At first, the thought of eating an animal's tongue might make you squeamish. Then you think about what this organ meat actually is. The cow's tongue is a muscle, just like more common cuts of meat such as lamb shank, filet mignon or flank steak — but it's much fattier, and mild.
Many cultures have found uses for beef tongue, from Europe to North Africa to Latin America, letting this cheap meat cook down until it's tender enough to eat. When prepared properly, tongue can be a luxurious, soft beefy cut, and L.A. is home to some of its more interesting uses. Here are six tongue dishes in L.A. you'll actually want to eat.
Grilled tongue and sea salt combo from Kinjiro
Located in Little Tokyo, Kinjiro is a swanky izakaya offering premium seafood, meat and vegetables, as well as craft beer and sake. Though its menu features lots of worthy modern and traditional-style Japanese small plates, the one everyone orders is the prime beef tongue, which is grilled bare and garnished with sea salt. Deliciously textured and simply flavored, it's one of the most straightforward examples of tongue in the city. And it's only $12 a plate. 424 E. Second St., Little Tokyo; (213) 229-8200, kinjiro-la.com.
Lengua tacos from El Flamin’ Taco
El Flamin’ Taco is one of L.A.'s most recognizable taco trucks, and its menu offers much more than the traditional meats. Along with classics such as carne asada, pastor and carnitas, the Echo Park El Flamin’ Taco also serves lengua, a Mexican-spiced grilled tongue that tastes like a milder, slightly chewy version of barbacoa. 505 S. Vermont Ave., Echo Park; (213) 718-1790, elflamintaco.com.
Tongue sandwich from Attari Sandwich Shop
Located in the heart of Westwood, this Persian sandwich shop offers nearly every cut of meat you can imagine, from chicken leg to beef brain. Attari keeps the tongue sandwich simple: served on your choice of bread with mustard, mayonnaise, lettuce, tomato and pickles. If you’re feeling the urge for more innards, you can go for the tongue and brain combo — which makes for a more decadent sandwich, with the brains' texture similar to beef brisket. 1388 Westwood Blvd., Westwood; (310) 441-5488, attarisandwichshop.com.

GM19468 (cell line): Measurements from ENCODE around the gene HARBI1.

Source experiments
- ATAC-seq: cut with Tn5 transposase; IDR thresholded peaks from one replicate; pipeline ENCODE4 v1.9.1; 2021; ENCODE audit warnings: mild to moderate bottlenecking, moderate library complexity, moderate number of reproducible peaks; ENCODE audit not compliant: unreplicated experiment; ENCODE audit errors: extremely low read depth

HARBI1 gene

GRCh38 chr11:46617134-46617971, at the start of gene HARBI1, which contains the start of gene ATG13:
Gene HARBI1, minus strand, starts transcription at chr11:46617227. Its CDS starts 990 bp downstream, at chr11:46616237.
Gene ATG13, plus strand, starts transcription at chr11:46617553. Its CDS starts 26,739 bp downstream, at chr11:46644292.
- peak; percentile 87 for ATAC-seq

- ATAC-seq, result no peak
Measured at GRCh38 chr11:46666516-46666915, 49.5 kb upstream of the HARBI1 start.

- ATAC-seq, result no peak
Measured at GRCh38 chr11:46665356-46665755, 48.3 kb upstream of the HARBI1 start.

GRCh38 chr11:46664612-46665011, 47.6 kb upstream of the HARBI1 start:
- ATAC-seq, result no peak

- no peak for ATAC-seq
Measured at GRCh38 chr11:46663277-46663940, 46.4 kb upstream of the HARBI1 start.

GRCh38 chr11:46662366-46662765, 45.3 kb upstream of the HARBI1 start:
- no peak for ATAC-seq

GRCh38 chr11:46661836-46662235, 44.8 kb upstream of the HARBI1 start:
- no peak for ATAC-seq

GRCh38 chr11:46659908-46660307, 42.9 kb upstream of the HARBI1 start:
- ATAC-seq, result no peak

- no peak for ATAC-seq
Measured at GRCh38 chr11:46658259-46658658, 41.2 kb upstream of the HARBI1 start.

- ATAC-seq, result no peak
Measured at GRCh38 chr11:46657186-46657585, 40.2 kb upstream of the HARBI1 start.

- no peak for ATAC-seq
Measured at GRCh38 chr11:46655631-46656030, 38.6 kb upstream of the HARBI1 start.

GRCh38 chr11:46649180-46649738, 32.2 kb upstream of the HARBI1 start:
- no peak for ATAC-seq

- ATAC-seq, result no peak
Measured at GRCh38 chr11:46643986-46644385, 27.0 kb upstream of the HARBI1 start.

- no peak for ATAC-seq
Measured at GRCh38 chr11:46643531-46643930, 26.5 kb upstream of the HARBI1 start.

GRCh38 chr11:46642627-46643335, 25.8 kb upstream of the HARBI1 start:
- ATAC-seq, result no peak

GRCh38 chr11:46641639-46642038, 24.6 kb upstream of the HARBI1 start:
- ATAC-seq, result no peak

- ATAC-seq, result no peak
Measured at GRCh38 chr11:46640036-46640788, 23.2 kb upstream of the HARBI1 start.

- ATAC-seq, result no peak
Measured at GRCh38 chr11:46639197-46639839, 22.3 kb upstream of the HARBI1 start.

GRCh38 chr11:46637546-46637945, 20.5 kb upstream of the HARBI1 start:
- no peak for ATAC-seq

Tongue soup from Han Bat Sul Lung Tang
One of Koreatown’s hidden gems, Han Bat Sul Lung Tang offers deliciously fresh ox-bone soups swirling with just about any meat you can imagine. Called sul lung tang, it's the Korean answer to pho and ramen, and though it can be filled with intestine, spleen or tripe, employees say the tongue soup is the restaurant's true specialty. The meat is sliced thin and lightly seasoned, making the flavor less intense than traditional grilled tongue, which is good if it’s your first time tasting this delicacy. 4163 W. Fifth St., Koreatown; (213) 383-9499.
Beef tongue schnitzel from Bäco Mercat
“Bäco” is a flatbread sandwich invented by chef Josef Centeno that's made with thin-baked bread rolled flat and used as a vessel for pork, beef, poultry, seafood or vegetables. The menu's East-meets-West touch is apparent when looking through the bäco offerings, including the beef tongue schnitzel topped with harissa, smoked aioli and pickle. The tongue is sliced thin, coated in breadcrumbs and lightly fried à la Austrian-style veal schnitzel. The crunchiness of the bread complements the tongue's softness in an unexpected way, and the harissa adds a little kick to the tongue’s light flavor. 408 S. Main St., downtown; (213) 687-8808, bacomercat.com.
Beef tongue gnocchi from Bowery Bungalow
Bowery Bungalow boasts modern takes on ancient flavors from Levantine, North African, Anatolian and Mediterranean cuisines, among others, to make an adventurous menu of dishes. Its beef tongue shawarma gnocchi with nutmeg and mace is a cross between Levantine and Mediterranean cuisine, and it's both sweet and savory. The meat is slow-roasted for days to bring out the most flavor, then sliced and added to potato gnocchi for a well-rounded and texturally unique dish. 4156 Santa Monica Blvd., Silver Lake; (323) 663-1500, bowerybungalow.com.
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